# canonical correlation

Let $X$ be the $(T,n)$ matrix corresponding to the $n$ signals and $Y$ be a $(T,p)$ matrix corresponding to one set of $p$ signals. Time indexes each row of the matrix ($T$ time samples). Let ${\mathrm{\Sigma}}_{11}$ and ${\mathrm{\Sigma}}_{22}$ be the sample covariance matrices of $X$ and $Y$, respectively, and let ${\mathrm{\Sigma}}_{12}={\mathrm{\Sigma}}_{21}^{\prime}$ be the sample covariance matrix between $X$ and $Y$. For simplicity, we suppose that all signals have zero mean.

Canonical correlation analysis (CCA) finds the linear combinations^{} of the column of $X$ and $Y$ that has the largest correlation^{}; i.e., it finds the weight vectors (loadings) $a$ and $b$ that maximize:

$$\rho =\frac{{a}^{\prime}{\mathrm{\Sigma}}_{12}b}{\sqrt{{a}^{\prime}{\mathrm{\Sigma}}_{11}a}\sqrt{{b}^{\prime}{\mathrm{\Sigma}}_{22}b}}.$$ | (1) |

We follow the derivations of Johnson and we do a change of basis: $c={\mathrm{\Sigma}}_{11}^{1/2}a$ and $d={\mathrm{\Sigma}}_{22}^{1/2}b$.

$$\rho =\frac{{c}^{\prime}{\mathrm{\Sigma}}_{11}^{-1/2}{\mathrm{\Sigma}}_{12}{\mathrm{\Sigma}}_{22}^{-1/2}d}{\sqrt{{c}^{\prime}c}\sqrt{{d}^{\prime}d}}$$ | (2) |

By the Cauchy-Schwartz inequality:

$$\rho \le \frac{\sqrt{{c}^{\prime}{\mathrm{\Sigma}}_{11}^{-1/2}{\mathrm{\Sigma}}_{12}{\mathrm{\Sigma}}_{22}^{-1/2}{\mathrm{\Sigma}}_{22}^{-1/2}{\mathrm{\Sigma}}_{21}{\mathrm{\Sigma}}_{11}^{-1/2}c}\sqrt{{d}^{\prime}d}}{\sqrt{{c}^{\prime}c}\sqrt{{d}^{\prime}d}}=\sqrt{\frac{{c}^{\prime}{\mathrm{\Sigma}}_{11}^{-1/2}{\mathrm{\Sigma}}_{12}{\mathrm{\Sigma}}_{22}^{-1}{\mathrm{\Sigma}}_{21}{\mathrm{\Sigma}}_{11}^{-1/2}c}{{c}^{\prime}c}}.$$ | (3) |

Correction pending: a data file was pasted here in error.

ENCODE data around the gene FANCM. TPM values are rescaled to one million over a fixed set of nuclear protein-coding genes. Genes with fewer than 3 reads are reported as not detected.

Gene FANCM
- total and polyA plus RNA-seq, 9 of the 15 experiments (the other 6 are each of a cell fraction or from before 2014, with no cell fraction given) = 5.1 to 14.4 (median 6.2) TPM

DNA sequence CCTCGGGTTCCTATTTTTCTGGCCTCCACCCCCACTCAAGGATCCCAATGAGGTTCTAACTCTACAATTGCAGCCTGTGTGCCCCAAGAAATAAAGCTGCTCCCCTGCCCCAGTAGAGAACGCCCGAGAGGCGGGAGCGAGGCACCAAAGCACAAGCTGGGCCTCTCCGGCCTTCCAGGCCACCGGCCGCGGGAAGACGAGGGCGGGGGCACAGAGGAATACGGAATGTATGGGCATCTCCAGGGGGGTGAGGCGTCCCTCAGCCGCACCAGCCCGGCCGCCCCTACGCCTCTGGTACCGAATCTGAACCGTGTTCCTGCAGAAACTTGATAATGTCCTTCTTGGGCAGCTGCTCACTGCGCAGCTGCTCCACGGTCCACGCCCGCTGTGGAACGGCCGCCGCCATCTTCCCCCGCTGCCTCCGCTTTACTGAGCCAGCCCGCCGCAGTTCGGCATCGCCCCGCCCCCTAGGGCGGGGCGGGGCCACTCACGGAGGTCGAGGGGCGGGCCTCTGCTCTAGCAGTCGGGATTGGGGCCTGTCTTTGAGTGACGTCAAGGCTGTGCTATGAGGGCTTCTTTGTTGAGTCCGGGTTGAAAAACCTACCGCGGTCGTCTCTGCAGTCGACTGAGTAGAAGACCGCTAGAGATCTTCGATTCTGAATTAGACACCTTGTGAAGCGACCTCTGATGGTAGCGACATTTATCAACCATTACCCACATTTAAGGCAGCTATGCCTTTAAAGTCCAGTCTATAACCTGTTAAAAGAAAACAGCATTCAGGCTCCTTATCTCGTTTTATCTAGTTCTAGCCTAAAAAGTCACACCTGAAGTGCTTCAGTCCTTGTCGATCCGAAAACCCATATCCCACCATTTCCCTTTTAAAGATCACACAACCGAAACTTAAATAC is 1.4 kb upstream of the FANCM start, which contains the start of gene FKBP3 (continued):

The inequality above is an equality when ${\mathrm{\Sigma}}_{22}^{-1/2}{\mathrm{\Sigma}}_{21}{\mathrm{\Sigma}}_{11}^{-1/2}c$ and $d$ are collinear. The right hand side of the expression above is a Rayleigh quotient and it is maximum when $c$ is the eigenvector^{} corresponding to the largest eingenvalue of ${\mathrm{\Sigma}}_{11}^{-1/2}{\mathrm{\Sigma}}_{12}{\mathrm{\Sigma}}_{22}^{-1}{\mathrm{\Sigma}}_{21}{\mathrm{\Sigma}}_{11}^{-1/2}$ (we obtain the other rows by using the other eigenvalues^{} in decreasing magnitude). This results if the basis of the CCA. We can compute the two canonical variables: ${U}_{1}=Xa$ and ${V}_{1}=Yb$.

We can continue this way to find the subsequent vectors

Title | canonical correlation |
---|---|

Canonical name | CanonicalCorrelation |

Date of creation | 2013-03-22 19:16:11 |

Last modified on | 2013-03-22 19:16:11 |

Owner | tony_bruguier (26297) |

Last modified by | tony_bruguier (26297) |

Numerical id | 4 |

Author | tony_bruguier (26297) |

Entry type | Definition |

Classification | msc 62H20 |